News for the East Bay's diverse, working-class majority.

Brought to you by the Democratic Socialists of America, East Bay chapter.

East Bay DSA

April 03, 2020

Covid-19 is a major threat to Oakland’s houseless population

By Ruwi Shaikh

The outbreak of Covid-19 is endangering everyone. But our houseless population is at especially big risk of infection. They live on the streets, often in makeshift tents or in poorly maintained shelters, where they are constantly exposed to hazardous conditions like lack of sanitation, and clean water — which puts them at a higher risk for contracting Covid-19. 

California has the largest houseless population in the U.S. In Oakland, 4,071 people live in streets and shelters every single night, of which 861 are sheltered and 3,210 are unsheltered.

Shelters are severely underfunded, despite the pleas of activists and advocates. These shelters lack soap, toilet paper, and hot water. The sinks are broken and there’s usually blood on the walls. These conditions, unsafe and unhygienic in any circumstances, will worsen the spread of the virus. Much of the shelter population is older, with preexisting health conditions from the harsh realities of street living. When Covid-19 hits these unsanitized shelters, it will inevitably spread like wildfire and sicken or kill many of Oakland’s most vulnerable residents.

African Americans in Oakland will be among the most affected. Oakland’s houseless population is 70% black, with camping sites designated specifically for black and Latinx population only. The average rent for an apartment in Oakland is around $2,470 per month — an amount that is out of reach for many black people due to persistent racial inequality in educational opportunities and employment. 

What is the state doing to protect the houseless?

To address the possible spread of Covid-19, Oakland Mayor Libby Schaaf has set up hand washing stations in the city’s houseless encampments. However, the majority of them don’t work, and the ones that do dispense cold water at a trickle. When San Francisco Chronicle reporter Otis R. Taylor Jr. interviewed a young houseless man at one of these encampments, he found that most of the camp’s residents were not aware of the threat posed by the coronavirus. Local authorities’ lack of concern for the city’s houseless population likely explains the shoddiness of the handwashing stations, as well as the failure to provide the houseless with vital information about the virus.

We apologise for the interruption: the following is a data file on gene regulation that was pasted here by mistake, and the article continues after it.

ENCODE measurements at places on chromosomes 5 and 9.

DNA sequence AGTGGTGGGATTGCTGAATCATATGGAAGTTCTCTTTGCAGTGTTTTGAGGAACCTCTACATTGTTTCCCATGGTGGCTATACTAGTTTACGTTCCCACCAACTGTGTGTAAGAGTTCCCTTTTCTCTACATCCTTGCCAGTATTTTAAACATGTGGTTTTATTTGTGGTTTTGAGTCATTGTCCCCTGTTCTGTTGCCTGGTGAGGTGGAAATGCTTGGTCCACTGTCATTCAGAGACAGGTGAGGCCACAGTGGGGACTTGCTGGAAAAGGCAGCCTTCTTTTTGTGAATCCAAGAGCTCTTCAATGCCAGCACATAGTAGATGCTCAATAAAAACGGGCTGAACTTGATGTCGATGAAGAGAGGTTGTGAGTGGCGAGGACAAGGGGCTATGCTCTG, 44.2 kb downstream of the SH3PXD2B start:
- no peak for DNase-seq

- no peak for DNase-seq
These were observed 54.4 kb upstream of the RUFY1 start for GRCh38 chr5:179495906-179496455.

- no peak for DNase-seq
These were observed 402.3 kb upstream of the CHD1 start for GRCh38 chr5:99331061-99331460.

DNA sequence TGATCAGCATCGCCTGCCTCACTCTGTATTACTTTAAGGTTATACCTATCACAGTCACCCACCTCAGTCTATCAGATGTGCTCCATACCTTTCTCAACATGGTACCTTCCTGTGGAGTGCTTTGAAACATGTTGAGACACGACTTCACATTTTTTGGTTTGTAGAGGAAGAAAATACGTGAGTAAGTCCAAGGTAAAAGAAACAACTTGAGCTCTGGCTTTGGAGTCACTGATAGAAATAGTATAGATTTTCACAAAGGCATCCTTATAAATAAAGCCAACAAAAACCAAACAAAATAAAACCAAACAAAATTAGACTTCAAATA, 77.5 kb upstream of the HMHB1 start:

The state has also leased two hotels in Oakland to house the houseless during the pandemic. Gov. Gavin Newsom has suggested that by moving the houseless into indoor spaces, they can limit the spread of the virus and protect the community. The county is prioritizing people who test positive for Covid-19 or show symptoms for placement in these hotels. But many infected people don’t have symptoms, and can spread the virus without knowing they have it. 

Tests for the coronavirus are still not easily available. Due to lack of public health education and lack of trust in the healthcare system, many houseless might not even try to get tested. We need to house everyone, not just the handful that has tested positive for the virus.

We need to demand more

What Oakland and California is now doing for the houseless population is better than nothing. But what about long-term solutions? It doesn’t look like Covid-19 is going away any time soon, and temporary accomodations do little for those who will be displaced again after the worst of the crisis has passed. 

Our concern for the houseless cannot simply end when the outbreak subsides. The pandemic has pushed leaders to address the conditions of the houseless population. However, putting only a few people up in hotels is a Band-Aid solution.

We must hold the state to higher standards, during the crisis and after. On March 24, Oakland and San Francisco each received $3.2 million to tackle houselessness, and we need to demand transparency in the distribution of these funds. We must demand that the state act quickly to ensure everyone has adequate shelter.  And we need to hold politicians like Mayor Schaaf — whose pre-Covid policies included using the police to clear encampments — accountable for keeping our houseless population safe.